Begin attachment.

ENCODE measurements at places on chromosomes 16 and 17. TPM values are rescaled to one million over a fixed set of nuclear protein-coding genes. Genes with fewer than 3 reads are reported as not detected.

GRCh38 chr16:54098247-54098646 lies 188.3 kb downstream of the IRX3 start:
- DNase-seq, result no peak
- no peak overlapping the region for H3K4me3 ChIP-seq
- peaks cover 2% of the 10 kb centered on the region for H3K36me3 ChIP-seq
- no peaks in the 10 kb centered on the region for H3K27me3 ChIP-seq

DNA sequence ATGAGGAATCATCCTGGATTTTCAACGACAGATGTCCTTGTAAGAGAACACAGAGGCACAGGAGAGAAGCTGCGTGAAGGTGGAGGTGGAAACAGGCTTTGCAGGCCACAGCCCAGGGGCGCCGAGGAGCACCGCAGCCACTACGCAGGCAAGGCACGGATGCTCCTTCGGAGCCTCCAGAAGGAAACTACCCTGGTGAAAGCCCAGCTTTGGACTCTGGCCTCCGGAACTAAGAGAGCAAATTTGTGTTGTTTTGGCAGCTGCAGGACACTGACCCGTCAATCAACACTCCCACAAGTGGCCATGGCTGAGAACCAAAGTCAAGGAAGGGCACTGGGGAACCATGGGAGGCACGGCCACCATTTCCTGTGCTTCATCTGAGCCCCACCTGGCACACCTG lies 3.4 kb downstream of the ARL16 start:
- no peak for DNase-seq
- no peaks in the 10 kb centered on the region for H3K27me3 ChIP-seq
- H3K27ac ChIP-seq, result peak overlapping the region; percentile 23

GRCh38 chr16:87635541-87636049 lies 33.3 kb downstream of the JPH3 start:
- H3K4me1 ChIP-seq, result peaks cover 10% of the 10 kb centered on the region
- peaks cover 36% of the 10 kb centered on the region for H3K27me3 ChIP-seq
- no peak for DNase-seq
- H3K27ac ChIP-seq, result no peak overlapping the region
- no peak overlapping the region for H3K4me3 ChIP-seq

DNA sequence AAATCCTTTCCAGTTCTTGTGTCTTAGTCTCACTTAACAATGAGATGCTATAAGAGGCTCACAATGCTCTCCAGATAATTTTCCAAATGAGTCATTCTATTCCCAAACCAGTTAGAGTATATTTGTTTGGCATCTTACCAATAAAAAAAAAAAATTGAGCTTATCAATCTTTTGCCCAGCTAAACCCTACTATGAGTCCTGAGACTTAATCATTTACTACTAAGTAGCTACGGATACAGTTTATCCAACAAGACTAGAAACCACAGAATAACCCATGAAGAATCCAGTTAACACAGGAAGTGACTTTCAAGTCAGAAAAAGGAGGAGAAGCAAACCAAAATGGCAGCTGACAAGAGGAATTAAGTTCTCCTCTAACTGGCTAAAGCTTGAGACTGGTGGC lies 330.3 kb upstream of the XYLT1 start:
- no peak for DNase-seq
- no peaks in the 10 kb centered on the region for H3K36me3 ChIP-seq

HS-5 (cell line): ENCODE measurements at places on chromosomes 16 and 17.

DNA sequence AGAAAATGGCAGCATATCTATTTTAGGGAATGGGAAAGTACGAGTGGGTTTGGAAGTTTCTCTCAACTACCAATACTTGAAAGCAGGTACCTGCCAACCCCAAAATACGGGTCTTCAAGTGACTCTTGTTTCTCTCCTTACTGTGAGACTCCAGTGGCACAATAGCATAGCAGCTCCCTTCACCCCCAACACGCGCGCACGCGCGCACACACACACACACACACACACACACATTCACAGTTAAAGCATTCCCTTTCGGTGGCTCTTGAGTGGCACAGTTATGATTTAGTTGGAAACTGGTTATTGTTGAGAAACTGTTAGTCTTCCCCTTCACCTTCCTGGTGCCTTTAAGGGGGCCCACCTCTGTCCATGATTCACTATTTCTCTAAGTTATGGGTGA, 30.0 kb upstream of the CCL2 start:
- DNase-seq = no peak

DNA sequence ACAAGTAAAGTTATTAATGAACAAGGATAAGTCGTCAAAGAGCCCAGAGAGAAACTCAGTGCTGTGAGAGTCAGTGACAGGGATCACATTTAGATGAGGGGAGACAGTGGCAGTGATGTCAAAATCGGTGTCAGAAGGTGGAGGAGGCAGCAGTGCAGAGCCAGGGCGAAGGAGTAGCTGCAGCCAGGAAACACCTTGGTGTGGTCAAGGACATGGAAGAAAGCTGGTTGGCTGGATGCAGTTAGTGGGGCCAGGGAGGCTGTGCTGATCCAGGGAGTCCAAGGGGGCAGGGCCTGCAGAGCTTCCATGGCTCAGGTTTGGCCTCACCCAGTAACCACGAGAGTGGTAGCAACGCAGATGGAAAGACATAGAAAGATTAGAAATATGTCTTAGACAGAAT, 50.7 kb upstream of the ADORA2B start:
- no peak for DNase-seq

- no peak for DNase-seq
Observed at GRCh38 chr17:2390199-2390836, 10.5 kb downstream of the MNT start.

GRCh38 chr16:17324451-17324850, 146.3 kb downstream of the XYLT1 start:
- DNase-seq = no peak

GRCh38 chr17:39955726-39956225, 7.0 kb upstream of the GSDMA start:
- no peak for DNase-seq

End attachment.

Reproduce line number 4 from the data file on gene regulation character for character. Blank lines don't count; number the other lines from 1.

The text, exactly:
- no peak overlapping the region for H3K4me3 ChIP-seq